The idea of starting and running a non-profit may put some people off. In addition to state and federal requirements, there is considerable administrative work that goes into starting and continuing a non-profit organization.
But it’s possible to do a non-profit mission or project without forming an organization. Working with a partner in the non-profit arena can help you move an idea into reality and ensure that donations are made to a recognized IRS tax-exempt organization.
Partnering with a larger organization to accomplish your non-profit’s mission can help your non-profit devote more time to its work without the burdens of accounting, administrative, fundraising, and legal tasks that come with the territory.
When you work with a fiscal sponsor, your project can solicit tax-deductible contributions from the public without a separate tax-exempt IRS recognition. This also means that a non-profit in its starting stages or other charitable causes can attract donors before it becomes recognized as tax-exempt under the Internal Revenue Code Section 501(c)(3).
The smaller non-profit or other charitable cause then becomes a “subsidiary” of the fiscal sponsor, operating under the sponsor’s “umbrella.”
In return, the fiscal sponsor keeps a percentage of the funds they collect on behalf of your project. This is typically anywhere from 5% to 15% of the total fund intake on behalf of the subsidiary nonprofit.
Comprehensive Fiscal Sponsorship
In this model, the charitable cause is not necessarily non-profit, but it could be. It’s considered a project, and it does not exist legally as a separate entity.
The project enters into a written agreement for fiscal sponsorship with the other entity. In the agreement, the project becomes one of the sponsor’s “subsidiary” projects.
This means that the sponsor is actually in charge of the project, both from a legal standpoint, as well as a financial standpoint. To help run the project, the sponsor may appoint an advisory committee and utilize the project’s current volunteers and workers.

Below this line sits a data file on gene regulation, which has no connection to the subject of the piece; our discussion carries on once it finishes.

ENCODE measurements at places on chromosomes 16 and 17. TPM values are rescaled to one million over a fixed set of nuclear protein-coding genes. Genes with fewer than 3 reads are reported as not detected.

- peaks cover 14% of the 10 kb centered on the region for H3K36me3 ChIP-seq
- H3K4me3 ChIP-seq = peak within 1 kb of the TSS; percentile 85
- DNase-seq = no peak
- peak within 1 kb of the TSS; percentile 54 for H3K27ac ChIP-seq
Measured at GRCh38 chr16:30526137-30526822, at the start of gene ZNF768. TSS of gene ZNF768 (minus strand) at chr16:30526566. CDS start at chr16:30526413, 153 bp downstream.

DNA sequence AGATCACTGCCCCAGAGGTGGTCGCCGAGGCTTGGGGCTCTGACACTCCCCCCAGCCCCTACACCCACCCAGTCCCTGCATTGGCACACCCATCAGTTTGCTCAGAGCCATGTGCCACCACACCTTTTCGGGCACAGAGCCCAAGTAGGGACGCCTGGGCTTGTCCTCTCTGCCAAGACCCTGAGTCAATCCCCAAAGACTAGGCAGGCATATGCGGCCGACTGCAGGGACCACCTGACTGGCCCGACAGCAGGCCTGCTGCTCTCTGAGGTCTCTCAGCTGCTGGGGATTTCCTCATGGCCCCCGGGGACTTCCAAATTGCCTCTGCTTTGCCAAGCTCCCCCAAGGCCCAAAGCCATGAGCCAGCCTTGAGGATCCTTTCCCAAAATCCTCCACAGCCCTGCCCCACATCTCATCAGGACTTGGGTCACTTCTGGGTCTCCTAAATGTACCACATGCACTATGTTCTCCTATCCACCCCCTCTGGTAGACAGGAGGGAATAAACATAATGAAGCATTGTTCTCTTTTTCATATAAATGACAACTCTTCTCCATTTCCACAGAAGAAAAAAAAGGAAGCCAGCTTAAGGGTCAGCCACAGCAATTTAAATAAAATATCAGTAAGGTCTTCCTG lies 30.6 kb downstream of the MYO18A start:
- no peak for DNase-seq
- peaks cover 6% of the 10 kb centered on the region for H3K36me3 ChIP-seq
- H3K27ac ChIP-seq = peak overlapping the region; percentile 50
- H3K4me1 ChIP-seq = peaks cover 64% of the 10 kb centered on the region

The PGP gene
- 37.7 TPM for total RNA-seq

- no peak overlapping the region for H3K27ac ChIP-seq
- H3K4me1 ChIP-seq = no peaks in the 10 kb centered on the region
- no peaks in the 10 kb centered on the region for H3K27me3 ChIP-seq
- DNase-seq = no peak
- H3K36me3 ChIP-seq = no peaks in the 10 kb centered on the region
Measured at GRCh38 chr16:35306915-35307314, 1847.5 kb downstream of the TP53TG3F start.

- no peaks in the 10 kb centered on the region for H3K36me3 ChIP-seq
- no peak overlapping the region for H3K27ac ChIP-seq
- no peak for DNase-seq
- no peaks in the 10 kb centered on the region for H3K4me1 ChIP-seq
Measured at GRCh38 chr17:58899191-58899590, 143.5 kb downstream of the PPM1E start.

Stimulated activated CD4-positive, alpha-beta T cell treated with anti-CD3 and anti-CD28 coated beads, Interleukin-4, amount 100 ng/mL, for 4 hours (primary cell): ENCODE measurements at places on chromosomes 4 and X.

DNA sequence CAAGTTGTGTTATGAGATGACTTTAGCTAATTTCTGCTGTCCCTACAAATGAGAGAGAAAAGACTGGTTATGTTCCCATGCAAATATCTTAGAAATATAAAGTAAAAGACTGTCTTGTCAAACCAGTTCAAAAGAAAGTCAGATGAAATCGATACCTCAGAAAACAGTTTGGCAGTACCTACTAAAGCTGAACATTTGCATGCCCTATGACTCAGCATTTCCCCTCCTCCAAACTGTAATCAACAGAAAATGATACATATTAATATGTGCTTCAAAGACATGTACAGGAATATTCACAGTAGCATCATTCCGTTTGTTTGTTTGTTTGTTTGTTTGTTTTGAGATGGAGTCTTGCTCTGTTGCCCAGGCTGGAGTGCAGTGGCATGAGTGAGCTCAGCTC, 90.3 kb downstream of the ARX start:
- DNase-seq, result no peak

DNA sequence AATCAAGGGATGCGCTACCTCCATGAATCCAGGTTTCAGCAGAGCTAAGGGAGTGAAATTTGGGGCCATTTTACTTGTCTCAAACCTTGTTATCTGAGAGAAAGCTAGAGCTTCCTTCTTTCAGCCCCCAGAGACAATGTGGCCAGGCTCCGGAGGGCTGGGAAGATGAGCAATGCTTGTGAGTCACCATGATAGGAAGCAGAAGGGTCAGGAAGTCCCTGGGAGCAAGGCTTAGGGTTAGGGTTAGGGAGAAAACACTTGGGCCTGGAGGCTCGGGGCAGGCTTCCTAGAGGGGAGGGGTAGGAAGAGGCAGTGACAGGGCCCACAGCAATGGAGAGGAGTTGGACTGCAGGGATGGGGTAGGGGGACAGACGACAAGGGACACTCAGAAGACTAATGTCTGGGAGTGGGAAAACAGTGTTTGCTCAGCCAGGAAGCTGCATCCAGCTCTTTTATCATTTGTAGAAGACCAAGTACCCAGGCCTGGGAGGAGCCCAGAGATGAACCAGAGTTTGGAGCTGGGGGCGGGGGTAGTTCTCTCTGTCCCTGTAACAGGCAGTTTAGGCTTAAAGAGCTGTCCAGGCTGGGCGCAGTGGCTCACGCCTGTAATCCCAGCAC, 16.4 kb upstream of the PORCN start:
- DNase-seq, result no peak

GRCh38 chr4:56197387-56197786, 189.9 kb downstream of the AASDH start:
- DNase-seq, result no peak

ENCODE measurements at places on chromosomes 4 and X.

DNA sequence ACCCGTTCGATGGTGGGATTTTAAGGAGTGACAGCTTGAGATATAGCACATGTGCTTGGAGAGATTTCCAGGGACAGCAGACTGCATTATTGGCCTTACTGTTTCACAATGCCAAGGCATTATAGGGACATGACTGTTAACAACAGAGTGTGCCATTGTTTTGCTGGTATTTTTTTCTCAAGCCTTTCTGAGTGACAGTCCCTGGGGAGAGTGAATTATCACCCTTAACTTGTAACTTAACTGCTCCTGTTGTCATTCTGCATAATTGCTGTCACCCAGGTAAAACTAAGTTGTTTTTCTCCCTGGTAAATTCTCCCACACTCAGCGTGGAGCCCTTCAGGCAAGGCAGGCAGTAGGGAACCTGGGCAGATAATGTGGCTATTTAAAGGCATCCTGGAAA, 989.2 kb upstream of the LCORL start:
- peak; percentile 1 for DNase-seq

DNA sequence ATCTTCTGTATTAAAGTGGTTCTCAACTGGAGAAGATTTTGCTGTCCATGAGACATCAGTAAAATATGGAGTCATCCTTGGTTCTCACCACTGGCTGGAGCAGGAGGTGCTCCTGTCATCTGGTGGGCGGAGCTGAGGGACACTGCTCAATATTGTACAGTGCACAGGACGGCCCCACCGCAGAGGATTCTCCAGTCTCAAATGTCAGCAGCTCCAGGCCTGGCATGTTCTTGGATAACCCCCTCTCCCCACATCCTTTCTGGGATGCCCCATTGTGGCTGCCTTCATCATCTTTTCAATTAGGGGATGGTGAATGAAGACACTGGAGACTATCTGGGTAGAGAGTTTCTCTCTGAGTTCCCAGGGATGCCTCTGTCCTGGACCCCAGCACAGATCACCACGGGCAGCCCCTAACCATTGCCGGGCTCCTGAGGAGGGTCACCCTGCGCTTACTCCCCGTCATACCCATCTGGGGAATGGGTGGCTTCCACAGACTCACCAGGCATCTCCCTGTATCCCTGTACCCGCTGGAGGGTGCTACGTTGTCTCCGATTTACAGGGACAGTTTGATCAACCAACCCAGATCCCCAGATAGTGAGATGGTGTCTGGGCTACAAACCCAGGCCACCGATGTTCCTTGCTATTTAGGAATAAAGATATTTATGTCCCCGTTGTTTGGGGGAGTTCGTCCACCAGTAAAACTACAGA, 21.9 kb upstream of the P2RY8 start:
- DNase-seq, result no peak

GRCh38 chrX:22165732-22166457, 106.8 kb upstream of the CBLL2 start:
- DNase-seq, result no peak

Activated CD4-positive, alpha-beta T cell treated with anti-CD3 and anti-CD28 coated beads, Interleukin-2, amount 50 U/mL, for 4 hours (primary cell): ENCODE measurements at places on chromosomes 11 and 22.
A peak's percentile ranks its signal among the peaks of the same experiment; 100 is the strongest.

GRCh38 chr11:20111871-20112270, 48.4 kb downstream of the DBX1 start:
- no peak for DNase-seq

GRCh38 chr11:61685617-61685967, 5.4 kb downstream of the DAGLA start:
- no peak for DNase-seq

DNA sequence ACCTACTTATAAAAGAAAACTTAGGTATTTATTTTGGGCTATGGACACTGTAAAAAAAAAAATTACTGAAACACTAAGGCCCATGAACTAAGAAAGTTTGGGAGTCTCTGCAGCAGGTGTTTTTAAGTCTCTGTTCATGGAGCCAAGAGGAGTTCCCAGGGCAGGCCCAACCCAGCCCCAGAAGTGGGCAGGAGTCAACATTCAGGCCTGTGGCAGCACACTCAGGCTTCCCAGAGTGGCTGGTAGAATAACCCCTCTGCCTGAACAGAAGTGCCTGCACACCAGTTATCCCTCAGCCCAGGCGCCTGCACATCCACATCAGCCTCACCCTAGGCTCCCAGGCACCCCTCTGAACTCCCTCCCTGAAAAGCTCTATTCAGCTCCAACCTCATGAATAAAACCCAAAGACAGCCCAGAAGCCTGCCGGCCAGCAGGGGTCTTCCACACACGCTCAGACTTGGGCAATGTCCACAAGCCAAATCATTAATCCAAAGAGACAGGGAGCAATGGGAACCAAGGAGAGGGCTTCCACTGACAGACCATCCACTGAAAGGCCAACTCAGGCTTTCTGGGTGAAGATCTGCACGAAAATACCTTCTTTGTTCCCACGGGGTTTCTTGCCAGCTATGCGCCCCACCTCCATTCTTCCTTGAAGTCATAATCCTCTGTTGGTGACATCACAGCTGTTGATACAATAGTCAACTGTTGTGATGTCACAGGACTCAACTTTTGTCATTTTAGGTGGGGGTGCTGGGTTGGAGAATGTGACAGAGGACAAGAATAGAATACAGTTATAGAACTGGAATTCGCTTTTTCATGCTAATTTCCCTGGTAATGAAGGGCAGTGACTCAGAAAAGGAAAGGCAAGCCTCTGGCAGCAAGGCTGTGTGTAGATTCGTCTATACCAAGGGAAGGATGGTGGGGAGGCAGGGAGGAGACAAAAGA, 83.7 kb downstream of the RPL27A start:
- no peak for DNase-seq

Much like a merger, the sponsor owns all the work products created by and for the project. This can include mailing lists, fundraising materials, websites, marketing plans, intellectual property, as well as everything else associated with the project.
There are two primary uses for a comprehensive fiscal sponsorship:
• It can be used to nurture and develop a startup non-profit. If it becomes successful, the new non-profit can be spun off into a separate and independent organization. However, the agreement should clearly detail everything regarding ownership of the project’s assets and liabilities is to be handled in the event of a spinoff.
• Short-term projects, such as raising funds following a disaster, a memorial fund, or contributions to build local park facilities, can also benefit from a comprehensive fiscal sponsorship. This is much easier than going through the process of forming a full non-profit then closing it down once the project is completed.
Pre-approved Grant Relationship Fiscal Sponsorship
In this version, the sponsor does not own the project. Instead, the project is a separate entity that’s responsible for its own day-to-day operations. The project applies for a grant or grants from the sponsor, who then funds the grants with money it collects from various sources. These contributions are tax-deductible because they are made to the tax-exempt non-profit fiscal sponsor. Should any of the project’s volunteers, workers or other agents engage in fundraising, they would be acting as agents of the fiscal sponsor, not of the actual project.
The sponsor may or may not own the project or own anything that is produced or created by the project. The sponsor is required to ensure that the money it collects is used for the same mission described in the grant proposal.
Is Your Non-profit Considering A Fiscal Sponsorship? Let Provenza Law Guide You
A fiscal sponsorship is an ideal way for smaller non-profits and charitable causes to partner with a larger non-profit that can offer a wealth of resources than they would have on their own. Before jumping into a sponsorship, it’s important to speak with an Illinois non-profit attorney who can make sure that the sponsorship will benefit both parties.
James C. Provenza is an Illinois non-profit attorney with more than 25 years of experience with Chicago non-profit organizations. Call our firm today at (847) 729-3939, or use our online contact form.